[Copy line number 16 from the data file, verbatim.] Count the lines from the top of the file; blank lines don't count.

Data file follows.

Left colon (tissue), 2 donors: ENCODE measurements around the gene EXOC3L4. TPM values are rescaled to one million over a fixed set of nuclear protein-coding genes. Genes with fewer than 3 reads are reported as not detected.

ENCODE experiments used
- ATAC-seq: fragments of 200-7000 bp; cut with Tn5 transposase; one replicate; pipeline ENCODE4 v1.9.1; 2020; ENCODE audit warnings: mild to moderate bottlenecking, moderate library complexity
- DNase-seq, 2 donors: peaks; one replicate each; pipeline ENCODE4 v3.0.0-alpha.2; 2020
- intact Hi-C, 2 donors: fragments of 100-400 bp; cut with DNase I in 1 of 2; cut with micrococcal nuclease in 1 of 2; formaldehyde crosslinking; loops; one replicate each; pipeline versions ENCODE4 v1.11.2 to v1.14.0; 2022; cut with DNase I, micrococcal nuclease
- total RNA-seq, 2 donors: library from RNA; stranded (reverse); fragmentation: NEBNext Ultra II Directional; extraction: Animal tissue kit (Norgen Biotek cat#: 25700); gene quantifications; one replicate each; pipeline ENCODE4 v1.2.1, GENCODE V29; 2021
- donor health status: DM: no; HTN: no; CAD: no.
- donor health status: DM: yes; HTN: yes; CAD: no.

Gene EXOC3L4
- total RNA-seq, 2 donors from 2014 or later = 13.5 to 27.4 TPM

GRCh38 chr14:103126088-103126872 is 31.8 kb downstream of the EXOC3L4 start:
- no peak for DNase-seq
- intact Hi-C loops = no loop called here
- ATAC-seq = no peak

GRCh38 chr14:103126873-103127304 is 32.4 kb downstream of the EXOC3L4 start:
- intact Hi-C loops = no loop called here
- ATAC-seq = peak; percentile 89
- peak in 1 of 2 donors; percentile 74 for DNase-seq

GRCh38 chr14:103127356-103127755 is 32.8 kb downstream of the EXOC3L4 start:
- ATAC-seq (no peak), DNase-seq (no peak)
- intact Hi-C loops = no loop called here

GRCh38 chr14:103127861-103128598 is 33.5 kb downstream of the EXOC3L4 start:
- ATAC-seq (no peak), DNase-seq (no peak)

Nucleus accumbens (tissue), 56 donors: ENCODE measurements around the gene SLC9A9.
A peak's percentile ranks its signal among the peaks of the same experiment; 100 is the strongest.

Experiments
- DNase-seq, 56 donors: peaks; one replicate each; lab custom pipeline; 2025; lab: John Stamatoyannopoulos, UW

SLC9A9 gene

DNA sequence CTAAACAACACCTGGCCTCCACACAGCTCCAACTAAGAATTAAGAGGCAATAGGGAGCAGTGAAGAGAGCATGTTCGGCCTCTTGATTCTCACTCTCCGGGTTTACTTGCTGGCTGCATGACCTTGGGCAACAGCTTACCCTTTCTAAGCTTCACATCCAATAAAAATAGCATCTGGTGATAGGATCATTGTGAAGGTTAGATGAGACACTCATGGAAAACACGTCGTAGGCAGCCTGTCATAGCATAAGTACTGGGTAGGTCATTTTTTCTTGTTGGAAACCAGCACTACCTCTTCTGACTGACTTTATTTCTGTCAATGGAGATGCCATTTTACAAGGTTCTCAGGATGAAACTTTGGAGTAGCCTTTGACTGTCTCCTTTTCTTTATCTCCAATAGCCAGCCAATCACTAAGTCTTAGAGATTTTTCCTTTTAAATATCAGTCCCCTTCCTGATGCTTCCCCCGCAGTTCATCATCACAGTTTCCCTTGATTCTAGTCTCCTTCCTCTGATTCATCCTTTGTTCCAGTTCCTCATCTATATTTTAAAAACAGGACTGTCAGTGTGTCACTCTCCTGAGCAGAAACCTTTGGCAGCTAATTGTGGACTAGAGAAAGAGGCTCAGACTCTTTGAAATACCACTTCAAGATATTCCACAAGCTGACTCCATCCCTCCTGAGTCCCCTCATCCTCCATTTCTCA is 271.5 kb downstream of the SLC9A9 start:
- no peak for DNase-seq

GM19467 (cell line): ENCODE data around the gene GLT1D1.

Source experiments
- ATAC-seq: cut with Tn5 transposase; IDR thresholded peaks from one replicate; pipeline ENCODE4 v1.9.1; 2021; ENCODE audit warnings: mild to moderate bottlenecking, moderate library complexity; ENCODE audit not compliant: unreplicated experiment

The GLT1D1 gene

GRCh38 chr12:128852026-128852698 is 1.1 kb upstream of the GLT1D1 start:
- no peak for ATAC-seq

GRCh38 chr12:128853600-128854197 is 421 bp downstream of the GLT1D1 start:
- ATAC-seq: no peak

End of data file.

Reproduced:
- intact Hi-C loops = no loop called here